Christophe Weber, chief executive since 2015 of Takeda, the Japanese pharmaceutical company

How difficult was it for a foreigner to take on the Japanese corporate culture?

At the beginning there was some anxiety. The biggest fear was short-termism. I spend a lot of time engaging with employees. My style is collaborative, but not necessarily consensual. The majority of our decisions are by consensus but what matters is that if there is no consensus then it does not block the company. A good decision taken too late is a bad decision. We have had to restructure and reduce staff, which is hard — in cardio-vascular, respiratory and metabolic disease. But we have done it in a very supportive way through innovative partnerships and spin-offs. That shares the risk.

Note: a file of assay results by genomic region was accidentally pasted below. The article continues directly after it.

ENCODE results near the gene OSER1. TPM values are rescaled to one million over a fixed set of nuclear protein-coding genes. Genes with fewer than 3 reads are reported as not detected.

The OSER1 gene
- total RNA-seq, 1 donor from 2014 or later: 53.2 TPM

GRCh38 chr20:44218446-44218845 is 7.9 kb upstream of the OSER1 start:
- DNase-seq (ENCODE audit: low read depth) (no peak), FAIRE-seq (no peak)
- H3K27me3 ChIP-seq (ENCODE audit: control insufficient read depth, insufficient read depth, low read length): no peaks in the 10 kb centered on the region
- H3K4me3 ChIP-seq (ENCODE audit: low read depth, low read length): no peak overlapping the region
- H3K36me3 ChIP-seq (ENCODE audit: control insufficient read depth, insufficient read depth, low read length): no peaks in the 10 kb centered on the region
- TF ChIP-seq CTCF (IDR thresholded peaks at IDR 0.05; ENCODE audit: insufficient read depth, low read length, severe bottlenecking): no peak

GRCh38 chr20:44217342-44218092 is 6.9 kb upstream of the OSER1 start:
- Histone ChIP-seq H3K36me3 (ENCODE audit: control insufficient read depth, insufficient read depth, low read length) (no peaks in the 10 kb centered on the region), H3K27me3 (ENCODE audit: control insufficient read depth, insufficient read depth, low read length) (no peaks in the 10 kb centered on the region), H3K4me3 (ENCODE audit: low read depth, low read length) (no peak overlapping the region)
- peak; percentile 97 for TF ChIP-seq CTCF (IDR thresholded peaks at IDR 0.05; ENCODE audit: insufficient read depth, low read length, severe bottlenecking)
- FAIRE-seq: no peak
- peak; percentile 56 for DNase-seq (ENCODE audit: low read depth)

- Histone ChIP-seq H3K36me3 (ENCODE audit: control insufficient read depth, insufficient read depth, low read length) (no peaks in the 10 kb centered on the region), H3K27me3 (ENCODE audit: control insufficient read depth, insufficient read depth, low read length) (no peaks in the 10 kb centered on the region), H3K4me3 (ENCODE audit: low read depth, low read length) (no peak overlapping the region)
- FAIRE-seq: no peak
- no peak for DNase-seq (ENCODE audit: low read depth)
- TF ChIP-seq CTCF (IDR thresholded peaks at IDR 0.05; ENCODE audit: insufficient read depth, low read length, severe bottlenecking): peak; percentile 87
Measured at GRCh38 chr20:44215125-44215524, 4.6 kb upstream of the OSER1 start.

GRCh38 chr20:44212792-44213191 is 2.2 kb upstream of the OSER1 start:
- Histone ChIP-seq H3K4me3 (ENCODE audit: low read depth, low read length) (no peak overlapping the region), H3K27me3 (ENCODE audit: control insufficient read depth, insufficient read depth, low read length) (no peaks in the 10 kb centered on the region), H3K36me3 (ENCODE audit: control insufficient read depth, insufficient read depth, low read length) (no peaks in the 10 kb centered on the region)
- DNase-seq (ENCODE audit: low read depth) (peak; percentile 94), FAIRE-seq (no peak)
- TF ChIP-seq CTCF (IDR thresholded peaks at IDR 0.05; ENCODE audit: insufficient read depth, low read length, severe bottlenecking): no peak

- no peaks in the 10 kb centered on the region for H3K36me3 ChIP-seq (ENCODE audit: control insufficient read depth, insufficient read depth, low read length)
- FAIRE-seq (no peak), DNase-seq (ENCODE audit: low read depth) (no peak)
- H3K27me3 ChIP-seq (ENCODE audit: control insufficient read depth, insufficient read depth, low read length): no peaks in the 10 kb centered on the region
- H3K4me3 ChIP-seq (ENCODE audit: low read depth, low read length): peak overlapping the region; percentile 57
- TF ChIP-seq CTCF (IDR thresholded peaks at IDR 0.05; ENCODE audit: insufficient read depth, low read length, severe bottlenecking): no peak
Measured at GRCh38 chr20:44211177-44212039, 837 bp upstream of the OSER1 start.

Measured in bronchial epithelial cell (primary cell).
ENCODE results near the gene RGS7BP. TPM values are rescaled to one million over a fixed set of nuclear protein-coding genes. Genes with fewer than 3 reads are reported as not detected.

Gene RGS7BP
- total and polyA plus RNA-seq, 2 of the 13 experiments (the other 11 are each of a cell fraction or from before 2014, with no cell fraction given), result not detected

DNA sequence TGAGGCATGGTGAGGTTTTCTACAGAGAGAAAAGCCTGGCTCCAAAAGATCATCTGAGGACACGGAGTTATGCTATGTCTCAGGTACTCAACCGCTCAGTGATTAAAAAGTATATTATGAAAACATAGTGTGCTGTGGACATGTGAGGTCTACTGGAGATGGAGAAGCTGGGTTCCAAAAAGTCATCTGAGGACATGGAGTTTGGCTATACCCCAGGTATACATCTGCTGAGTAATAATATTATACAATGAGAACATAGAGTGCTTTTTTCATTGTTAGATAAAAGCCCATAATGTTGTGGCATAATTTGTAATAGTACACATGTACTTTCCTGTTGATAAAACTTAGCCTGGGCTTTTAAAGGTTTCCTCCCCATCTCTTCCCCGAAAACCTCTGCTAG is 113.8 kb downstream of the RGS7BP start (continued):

Why have you remained focused on depression drugs when others have pulled out?

Our pipeline is at an early stage but there is significant medical need. Neurology research is improving with more precise, targeted therapy. We have always tried to narrow the population and focus on treatment-resistant depression. The problem has been an undefined broader population, which includes a huge number of non-responders and a big placebo effect. 

What is your policy on access to medicines?

We focus on our most innovative patented and expensive drugs, not those which are off-patent and low-priced where the market is already most effective. An example is Adcetris for non-Hodgkin lymphoma. We address pricing based on ability to pay, and go as far as giving medicines away for free in partnership with governments and NGOs. We see that as part of our business operations.